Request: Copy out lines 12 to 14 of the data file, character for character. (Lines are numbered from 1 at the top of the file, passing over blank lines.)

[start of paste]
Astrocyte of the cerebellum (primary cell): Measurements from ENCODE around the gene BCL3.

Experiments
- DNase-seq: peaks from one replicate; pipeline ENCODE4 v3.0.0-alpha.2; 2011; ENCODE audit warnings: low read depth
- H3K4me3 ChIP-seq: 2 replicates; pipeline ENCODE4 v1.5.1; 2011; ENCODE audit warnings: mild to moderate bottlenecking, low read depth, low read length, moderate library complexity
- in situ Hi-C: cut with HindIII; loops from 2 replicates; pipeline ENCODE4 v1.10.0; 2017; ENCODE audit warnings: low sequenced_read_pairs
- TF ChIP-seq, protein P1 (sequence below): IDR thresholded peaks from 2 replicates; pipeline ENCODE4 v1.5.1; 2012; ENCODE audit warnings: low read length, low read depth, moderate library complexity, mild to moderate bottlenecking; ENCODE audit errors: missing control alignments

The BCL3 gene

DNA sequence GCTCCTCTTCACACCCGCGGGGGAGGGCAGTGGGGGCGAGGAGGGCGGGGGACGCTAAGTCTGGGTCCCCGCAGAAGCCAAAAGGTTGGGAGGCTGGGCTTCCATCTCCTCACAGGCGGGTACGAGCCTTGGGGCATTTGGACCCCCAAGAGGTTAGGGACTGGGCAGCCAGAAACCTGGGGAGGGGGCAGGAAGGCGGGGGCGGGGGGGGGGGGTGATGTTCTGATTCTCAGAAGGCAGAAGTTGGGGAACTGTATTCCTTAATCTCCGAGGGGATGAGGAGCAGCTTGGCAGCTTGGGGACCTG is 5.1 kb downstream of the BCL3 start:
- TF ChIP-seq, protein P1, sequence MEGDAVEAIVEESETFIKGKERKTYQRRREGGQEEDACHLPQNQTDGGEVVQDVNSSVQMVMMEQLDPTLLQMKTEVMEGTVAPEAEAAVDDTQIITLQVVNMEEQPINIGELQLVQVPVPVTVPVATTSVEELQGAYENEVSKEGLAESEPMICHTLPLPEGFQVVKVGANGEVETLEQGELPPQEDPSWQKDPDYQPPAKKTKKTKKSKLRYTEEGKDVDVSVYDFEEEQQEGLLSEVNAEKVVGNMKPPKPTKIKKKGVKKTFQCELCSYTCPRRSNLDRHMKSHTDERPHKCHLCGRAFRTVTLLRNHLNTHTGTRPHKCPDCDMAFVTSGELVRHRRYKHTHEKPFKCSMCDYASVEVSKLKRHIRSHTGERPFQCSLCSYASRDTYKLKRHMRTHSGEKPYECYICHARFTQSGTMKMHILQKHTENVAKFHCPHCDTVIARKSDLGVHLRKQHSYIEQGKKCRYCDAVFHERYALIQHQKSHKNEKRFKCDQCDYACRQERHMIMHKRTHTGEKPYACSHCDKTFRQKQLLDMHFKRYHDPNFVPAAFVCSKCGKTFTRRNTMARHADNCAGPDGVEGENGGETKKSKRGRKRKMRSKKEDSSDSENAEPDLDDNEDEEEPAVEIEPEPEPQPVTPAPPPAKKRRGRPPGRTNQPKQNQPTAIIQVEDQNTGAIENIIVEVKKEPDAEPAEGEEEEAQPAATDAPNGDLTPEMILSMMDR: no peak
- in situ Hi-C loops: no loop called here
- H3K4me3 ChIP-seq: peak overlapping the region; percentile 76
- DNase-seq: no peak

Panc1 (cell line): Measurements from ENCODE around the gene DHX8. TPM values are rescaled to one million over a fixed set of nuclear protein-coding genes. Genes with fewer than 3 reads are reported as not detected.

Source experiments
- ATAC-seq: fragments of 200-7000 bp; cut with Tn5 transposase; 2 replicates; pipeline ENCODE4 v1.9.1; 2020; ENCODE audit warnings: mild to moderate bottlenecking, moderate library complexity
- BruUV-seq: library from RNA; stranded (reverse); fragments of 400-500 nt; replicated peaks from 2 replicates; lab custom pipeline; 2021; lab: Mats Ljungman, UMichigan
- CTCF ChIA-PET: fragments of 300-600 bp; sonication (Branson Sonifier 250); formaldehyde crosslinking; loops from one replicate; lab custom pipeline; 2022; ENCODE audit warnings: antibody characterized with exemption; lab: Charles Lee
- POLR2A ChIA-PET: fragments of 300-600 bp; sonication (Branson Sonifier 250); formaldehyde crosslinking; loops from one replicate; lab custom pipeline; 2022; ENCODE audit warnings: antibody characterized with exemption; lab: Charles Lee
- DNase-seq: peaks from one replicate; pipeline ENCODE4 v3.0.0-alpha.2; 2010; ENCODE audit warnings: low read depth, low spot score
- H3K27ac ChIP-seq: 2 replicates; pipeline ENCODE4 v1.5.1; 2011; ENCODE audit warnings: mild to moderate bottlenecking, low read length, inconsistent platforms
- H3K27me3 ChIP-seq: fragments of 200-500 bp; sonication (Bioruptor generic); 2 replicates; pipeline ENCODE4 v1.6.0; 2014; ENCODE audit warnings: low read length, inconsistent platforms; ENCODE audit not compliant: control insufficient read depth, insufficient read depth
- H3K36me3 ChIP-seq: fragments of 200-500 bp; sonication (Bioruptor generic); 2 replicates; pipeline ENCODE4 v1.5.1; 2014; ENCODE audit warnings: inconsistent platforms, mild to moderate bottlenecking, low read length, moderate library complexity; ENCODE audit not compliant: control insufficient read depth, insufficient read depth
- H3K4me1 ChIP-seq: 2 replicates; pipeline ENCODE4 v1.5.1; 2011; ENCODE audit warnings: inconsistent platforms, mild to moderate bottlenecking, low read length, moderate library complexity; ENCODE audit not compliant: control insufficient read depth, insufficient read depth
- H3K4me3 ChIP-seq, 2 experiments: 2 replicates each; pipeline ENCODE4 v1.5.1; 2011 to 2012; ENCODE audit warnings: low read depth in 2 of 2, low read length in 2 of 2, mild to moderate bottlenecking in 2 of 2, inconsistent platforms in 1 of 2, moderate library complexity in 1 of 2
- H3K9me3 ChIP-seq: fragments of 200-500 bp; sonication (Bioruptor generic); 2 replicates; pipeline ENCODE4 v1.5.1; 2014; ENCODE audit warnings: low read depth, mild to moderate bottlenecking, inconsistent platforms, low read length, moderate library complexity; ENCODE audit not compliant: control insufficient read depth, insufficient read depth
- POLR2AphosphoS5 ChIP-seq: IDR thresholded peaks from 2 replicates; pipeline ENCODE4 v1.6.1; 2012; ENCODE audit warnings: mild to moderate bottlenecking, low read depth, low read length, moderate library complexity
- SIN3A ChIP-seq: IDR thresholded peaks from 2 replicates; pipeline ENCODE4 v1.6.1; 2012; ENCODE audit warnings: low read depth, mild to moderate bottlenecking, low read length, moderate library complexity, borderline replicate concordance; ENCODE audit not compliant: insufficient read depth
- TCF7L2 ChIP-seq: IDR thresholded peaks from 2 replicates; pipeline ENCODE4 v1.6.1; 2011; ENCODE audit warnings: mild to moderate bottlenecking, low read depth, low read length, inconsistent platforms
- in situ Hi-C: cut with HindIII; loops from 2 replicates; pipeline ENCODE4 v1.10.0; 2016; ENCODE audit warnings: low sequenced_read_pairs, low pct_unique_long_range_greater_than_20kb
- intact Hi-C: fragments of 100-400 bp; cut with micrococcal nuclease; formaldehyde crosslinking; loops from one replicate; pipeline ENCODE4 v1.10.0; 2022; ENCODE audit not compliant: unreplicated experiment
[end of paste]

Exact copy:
- DNase-seq: no peak

Panc1 (cell line): Measurements from ENCODE around the gene DHX8. TPM values are rescaled to one million over a fixed set of nuclear protein-coding genes. Genes with fewer than 3 reads are reported as not detected.

Source experiments